From TPM, a special section on Health Care Before the Court. SCOTUS 101: A Wonkblog guide to health care oral arguments (and more), and an interview with Don Berwick, former administrator for the Centers for Medicare and Medicaid Services. The constitutional challenge to the Affordable Health Care Act is rhetorically powerful but analytically so weak that it dissolves on inspection. Forget interstate commerce: It's the "necessary and proper" clause that's the key to Obamacare's future. Is there a weak link in the government's case for Obamacare? The survival of Obamacare may come down to wheat, pot, guns — and a nagging question about broccoli. Jack Balkin on the small chance the Supreme Court will overturn the health care act. Damon Root on the 4 best legal arguments against ObamaCare. Forget precedent, ignore Scalia’s musings — the health care argument before the Supreme Court is all about optics, politics, and public opinion. Andrew Koppelman on bad news for Paul Clement. Jonathan Chait on what the health-care fight is really about. Jonathan Cohn on an educated guess about how the Justices will vote on Obamacare.

From the latest issue of Logos, Stephen Eric Bronner (Rutgers): Modernism, Surrealism, and the Political Imaginary; antithesis incarnate: Ian Williams on Christopher Hitchens; and a review of Hitch-22 and Arguably: Essays by Christopher Hitchens. From Social Evolution Forum, Elinor Ostrom on enhancing the evolution of institutions for collective action. From The Stone, Benjamin Y. Fong on Freud’s radical talking; and a gathering of recent philosophy-related links. The QWERTY Effect: How typing may shape the meaning of words. Nate Silver on how models based on “fundamentals” have failed at predicting presidential elections. From TNR, writers explain what they think Obama should focus on for the next four years if he wins in November — a symposium. A review of The Information Diet: A Case for Conscious Consumption by Clay A. Johnson (and more). Megan Garber on how TED makes ideas smaller. TED tired: Philip Bump on how the high-minded, high-priced symposium is an exercise in branding. TED and Meta TED: On-scene musings from the Wonderdome.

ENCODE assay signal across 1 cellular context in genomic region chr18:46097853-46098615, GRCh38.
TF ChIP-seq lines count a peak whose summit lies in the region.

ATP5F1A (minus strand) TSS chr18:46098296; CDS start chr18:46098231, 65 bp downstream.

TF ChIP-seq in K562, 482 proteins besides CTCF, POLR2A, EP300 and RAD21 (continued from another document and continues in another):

From Interlingvistikaj Kajeroj, Ken Miner (Kansas): The Impossibility of an Esperanto Linguistics. From Diversities, a special issue on language and superdiversities. Why do languages die? The very existence of a modern nation-state, and the ideology it encompasses, is antithetical to linguistic diversity. A review of Linguistic Justice for Europe and for the World by Philippe van Parijs. The new science of the birth and death of words: Have physicists discovered the evolutionary laws of language in Google's library? Language and its discontents: A review of From Elvish to Klingon: Exploring Invented Languages. Victor Ginsburgh on Lawrence Summers and the uselessness of learning foreign languages. From Intelligent Life, which is the best language to learn? French, Spanish, Chinese, Arabic, Brazilian Portuguese, or Latin? (Maybe Esperanto, or Gaelic?) For a world in economic crisis, could Spanish be a lifeline? David Bellos demolishes the Great Eskimo Vocabulary Hoax — New Yorkers have more words for coffee than Eskimos do for snow.